Story arc: definition
The story arc, or narrative arc, is the terminology used to explain the path a story follows. In other words, it’s the course of the story, the storyline, the chronological construction, the rise and fall in a story, or simply the way the story develops. Basically, it follows the full progression or change of the story (the arc).
Story arcs are not just a term reserved for novels, but are also used for any episodic story such as television shows, comic strips, film series, comic books, etc. That means everything from your favourite Netflix series has a story arc to a classic Jane Austen novel, an Oscar winning film, or your favourite cartoon.
Humans love stories and their meaning, purpose and shape take place through the story arc. Now you know what a story arc is, let’s break it down a bit more.
A story arc provides the backbone to the story with a clear beginning, middle and end. It’s because of this rising peak and falling action that it is called an arc.
A story arc comprises five key scenes called the Inciting Incident, Plot Point 1, the Middle, Plot Point 2 and the Climax. These are described below, along with the rough placement they should appear within your arc. While story writing is not formulaic, it is true that if these points come too late, it can feel like the storyline is dragging, and if they come too soon, the plot may feel rushed, like you haven’t laid the right groundwork.
Inciting Incident: This is usually about 10-15 percent into the story when you’ve already established the backstory, the protagonists and key characters, and then present an issue/crisis/moment of truth. This will change the world of the story, and is a great way to ensnare your reader to keep reading. Some people describe this initial part of your story arc as the exposition, where you set up the world of the story.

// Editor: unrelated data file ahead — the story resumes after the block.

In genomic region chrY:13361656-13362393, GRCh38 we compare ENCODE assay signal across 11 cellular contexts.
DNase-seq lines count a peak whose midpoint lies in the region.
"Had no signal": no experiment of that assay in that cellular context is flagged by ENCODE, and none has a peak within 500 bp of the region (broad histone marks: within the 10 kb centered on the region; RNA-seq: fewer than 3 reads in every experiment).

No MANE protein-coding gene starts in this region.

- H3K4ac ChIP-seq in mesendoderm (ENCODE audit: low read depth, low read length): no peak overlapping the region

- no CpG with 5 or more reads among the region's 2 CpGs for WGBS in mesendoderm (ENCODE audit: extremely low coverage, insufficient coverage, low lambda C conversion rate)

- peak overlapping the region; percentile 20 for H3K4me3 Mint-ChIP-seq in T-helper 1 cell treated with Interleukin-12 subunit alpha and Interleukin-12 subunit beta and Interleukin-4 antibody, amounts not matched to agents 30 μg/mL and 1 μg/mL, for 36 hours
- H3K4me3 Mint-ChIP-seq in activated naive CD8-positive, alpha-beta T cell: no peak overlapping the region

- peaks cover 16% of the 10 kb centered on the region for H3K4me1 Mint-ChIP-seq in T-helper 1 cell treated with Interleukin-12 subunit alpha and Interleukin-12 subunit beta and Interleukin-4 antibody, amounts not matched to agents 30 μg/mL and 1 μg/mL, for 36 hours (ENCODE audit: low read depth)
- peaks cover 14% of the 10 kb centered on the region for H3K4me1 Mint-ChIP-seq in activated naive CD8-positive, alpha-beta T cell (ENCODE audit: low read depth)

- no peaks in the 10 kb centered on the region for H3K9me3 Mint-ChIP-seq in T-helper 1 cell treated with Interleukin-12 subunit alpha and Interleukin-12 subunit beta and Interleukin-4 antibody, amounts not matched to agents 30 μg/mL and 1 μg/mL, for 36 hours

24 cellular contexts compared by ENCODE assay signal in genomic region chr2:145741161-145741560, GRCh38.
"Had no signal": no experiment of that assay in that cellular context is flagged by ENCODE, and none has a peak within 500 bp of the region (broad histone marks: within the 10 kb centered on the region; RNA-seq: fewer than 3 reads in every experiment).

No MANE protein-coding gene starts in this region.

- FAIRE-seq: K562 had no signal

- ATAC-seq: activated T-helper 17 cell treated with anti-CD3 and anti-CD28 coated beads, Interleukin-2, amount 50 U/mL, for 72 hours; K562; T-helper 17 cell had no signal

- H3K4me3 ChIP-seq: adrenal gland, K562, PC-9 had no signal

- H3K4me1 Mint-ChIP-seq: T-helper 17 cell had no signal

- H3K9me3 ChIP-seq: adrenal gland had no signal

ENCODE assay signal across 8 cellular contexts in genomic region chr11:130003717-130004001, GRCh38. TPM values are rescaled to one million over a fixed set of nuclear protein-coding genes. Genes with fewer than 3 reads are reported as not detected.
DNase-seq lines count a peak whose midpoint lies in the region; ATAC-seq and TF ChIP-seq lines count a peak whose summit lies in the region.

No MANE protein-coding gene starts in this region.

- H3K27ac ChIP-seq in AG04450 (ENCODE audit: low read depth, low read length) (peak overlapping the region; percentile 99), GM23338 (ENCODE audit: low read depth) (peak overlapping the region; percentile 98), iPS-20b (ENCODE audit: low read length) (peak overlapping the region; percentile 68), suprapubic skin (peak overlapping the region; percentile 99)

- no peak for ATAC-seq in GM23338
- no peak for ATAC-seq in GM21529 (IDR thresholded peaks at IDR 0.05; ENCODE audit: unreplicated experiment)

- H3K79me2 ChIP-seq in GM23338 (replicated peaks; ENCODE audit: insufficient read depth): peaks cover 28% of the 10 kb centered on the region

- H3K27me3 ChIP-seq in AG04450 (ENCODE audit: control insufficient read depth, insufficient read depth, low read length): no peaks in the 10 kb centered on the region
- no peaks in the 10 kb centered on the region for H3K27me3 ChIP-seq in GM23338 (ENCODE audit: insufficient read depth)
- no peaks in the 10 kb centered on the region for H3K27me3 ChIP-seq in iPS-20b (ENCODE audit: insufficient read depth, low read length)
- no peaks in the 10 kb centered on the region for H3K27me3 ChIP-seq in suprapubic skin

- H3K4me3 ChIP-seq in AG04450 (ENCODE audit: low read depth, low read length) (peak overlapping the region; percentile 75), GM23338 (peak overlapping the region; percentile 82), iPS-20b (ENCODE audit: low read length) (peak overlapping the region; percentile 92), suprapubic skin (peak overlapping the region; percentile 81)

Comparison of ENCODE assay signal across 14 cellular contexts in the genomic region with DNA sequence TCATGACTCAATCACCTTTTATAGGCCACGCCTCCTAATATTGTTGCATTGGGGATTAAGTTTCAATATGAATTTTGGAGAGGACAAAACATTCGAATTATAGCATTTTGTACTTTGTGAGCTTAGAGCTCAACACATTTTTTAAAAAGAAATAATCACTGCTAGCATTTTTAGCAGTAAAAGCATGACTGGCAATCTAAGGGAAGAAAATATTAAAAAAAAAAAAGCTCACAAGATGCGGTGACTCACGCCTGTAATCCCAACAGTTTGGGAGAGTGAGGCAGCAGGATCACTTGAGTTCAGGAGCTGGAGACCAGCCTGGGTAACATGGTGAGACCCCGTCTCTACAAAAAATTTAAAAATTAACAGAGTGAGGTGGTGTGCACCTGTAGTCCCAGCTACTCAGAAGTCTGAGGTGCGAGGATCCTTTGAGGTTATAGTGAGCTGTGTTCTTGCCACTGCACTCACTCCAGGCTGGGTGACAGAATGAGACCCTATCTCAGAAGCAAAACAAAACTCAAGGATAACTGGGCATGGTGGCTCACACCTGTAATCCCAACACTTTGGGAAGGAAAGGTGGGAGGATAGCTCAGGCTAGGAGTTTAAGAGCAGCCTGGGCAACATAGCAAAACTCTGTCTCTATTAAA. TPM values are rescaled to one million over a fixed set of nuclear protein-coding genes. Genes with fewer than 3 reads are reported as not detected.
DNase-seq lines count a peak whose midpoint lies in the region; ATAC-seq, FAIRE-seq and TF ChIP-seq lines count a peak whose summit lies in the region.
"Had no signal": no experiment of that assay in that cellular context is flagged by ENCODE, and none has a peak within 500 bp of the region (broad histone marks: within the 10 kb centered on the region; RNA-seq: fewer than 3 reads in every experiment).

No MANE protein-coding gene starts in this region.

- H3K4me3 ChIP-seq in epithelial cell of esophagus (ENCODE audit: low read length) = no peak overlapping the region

Plot Point 1: This occurs about 20-30 percent into the story and is really the point of no return for the characters in your conflict. By now, we must force them to take action. The stakes have risen, tension and conflict have gone up a notch, and the reader is now fully invested to keep devouring your story arc. This is sometimes called the rising action, and may also incorporate the next section.
Midpoint: As expected, this occurs about 45-55 percent into the story. Stories often lag around this place, but this is where you need to raise the stakes, add a life-changing or threatening event, and continue to develop your characters and tease your reader to want to read more. Often, this is the point where protagonists are no longer reacting to the events around them, like the inciting incident or plot point one, but taking proactive steps to resolve the conflict or the situation.
Plot Point 2: At about 70-80 percent into the story, you present another challenge for the character(s). This might be the point that they have to face their demons or they may lose everything. Don’t make it easy for them or the reader just yet. It could be a low point, emotionally charged, difficult, despairing. But hope remains.